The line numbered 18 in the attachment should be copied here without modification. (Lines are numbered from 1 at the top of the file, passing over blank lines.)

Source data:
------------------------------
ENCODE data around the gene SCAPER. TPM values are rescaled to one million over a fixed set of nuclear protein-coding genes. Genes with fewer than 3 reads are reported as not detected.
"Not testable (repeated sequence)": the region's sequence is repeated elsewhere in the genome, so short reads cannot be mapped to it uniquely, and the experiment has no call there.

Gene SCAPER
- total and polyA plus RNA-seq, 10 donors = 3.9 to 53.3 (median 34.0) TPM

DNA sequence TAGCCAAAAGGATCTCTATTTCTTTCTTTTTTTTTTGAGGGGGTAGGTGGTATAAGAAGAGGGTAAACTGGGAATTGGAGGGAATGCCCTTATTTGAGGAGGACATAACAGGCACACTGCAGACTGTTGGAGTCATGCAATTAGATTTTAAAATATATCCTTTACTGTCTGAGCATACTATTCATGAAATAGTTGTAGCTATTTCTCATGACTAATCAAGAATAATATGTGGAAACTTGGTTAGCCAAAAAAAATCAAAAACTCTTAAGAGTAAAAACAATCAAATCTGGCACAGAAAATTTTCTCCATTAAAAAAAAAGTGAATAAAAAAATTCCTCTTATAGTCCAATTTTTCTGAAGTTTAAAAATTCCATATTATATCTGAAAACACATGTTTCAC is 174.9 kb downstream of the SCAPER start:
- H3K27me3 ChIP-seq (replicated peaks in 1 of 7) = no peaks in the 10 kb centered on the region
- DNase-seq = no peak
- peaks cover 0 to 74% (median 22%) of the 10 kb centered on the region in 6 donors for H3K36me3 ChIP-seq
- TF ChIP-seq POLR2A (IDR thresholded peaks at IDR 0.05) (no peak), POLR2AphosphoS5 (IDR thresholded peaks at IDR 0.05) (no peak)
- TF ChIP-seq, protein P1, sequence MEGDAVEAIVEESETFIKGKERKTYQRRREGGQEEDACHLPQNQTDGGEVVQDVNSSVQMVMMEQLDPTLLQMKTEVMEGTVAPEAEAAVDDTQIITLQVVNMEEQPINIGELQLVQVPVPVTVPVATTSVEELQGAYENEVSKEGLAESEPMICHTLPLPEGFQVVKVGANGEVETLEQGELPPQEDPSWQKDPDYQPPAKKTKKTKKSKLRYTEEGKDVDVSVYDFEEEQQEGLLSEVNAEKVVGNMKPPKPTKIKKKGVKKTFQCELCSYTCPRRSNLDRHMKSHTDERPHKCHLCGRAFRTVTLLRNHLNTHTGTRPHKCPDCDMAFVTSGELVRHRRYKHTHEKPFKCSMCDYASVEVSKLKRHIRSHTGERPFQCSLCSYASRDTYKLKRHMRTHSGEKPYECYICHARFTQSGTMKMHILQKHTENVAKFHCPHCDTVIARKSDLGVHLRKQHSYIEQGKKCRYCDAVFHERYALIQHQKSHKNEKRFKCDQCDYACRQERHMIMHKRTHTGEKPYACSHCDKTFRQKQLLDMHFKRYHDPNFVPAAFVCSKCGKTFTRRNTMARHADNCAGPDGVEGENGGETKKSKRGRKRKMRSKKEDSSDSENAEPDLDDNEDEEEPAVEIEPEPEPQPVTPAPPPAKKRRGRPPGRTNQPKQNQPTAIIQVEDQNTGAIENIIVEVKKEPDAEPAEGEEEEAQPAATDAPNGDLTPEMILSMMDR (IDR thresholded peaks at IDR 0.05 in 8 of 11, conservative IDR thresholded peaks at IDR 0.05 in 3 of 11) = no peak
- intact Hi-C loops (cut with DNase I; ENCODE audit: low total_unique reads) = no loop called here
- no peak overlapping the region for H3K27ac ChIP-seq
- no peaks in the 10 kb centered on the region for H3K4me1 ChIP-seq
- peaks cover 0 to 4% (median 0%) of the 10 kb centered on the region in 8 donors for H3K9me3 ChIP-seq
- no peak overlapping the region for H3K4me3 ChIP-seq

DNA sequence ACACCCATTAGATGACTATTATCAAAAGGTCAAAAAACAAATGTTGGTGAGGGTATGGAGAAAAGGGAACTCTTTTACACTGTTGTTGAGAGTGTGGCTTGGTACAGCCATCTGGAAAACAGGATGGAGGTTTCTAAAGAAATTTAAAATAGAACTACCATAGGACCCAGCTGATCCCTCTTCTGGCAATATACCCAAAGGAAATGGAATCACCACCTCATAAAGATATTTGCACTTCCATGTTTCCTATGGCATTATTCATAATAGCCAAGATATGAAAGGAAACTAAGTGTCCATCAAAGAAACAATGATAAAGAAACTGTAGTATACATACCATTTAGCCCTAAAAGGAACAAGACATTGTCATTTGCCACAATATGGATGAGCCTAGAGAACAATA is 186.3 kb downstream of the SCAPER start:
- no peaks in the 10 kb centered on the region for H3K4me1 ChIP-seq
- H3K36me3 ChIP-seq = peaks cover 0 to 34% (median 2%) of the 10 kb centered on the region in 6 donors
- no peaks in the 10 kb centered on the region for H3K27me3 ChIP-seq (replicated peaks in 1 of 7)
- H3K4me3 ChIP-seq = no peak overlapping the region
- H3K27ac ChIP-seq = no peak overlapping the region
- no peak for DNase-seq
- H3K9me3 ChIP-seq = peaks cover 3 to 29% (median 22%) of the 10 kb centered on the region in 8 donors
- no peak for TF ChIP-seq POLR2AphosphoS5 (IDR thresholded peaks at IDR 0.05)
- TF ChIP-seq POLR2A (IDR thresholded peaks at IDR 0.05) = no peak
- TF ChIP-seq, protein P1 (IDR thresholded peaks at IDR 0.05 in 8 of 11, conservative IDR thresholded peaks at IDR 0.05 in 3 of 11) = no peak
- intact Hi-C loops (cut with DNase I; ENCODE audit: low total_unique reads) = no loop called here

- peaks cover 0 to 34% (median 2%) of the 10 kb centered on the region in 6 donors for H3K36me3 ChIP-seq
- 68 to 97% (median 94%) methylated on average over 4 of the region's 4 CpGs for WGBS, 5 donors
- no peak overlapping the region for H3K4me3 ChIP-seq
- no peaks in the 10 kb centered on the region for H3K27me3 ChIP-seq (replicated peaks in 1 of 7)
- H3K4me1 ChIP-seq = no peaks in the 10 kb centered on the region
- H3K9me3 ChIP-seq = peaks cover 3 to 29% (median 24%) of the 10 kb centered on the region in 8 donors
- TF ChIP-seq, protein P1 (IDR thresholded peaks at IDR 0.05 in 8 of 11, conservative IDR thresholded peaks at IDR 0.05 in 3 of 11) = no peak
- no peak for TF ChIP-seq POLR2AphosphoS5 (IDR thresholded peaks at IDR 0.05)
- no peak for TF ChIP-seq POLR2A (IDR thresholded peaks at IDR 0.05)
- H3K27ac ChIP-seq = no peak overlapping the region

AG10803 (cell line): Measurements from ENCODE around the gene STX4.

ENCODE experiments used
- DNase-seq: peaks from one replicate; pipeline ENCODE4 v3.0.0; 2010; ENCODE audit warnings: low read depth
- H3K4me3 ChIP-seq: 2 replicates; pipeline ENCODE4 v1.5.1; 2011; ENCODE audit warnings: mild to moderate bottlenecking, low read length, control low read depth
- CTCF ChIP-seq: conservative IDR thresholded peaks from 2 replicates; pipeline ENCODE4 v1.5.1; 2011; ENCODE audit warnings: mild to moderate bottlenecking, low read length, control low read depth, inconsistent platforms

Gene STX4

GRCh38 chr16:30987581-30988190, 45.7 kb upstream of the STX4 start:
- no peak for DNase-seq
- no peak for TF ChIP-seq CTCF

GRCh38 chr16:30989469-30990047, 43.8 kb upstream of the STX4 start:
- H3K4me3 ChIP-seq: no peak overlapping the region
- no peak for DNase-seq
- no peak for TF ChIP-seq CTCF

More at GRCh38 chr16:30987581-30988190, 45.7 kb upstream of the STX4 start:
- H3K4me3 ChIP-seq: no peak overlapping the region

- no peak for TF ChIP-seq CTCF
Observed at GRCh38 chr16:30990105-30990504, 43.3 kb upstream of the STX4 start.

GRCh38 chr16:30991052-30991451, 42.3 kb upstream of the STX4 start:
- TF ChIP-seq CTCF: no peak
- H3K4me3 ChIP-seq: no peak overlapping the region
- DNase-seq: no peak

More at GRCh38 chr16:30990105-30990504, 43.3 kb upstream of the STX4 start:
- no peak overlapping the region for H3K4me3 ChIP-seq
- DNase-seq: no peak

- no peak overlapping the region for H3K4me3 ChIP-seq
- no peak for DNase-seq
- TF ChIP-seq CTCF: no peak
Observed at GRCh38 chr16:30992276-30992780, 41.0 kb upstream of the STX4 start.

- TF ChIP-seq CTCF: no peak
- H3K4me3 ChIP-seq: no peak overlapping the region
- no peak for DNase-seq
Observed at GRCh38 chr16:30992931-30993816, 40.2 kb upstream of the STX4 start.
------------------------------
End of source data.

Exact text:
- H3K36me3 ChIP-seq = peaks cover 0 to 34% (median 2%) of the 10 kb centered on the region in 6 donors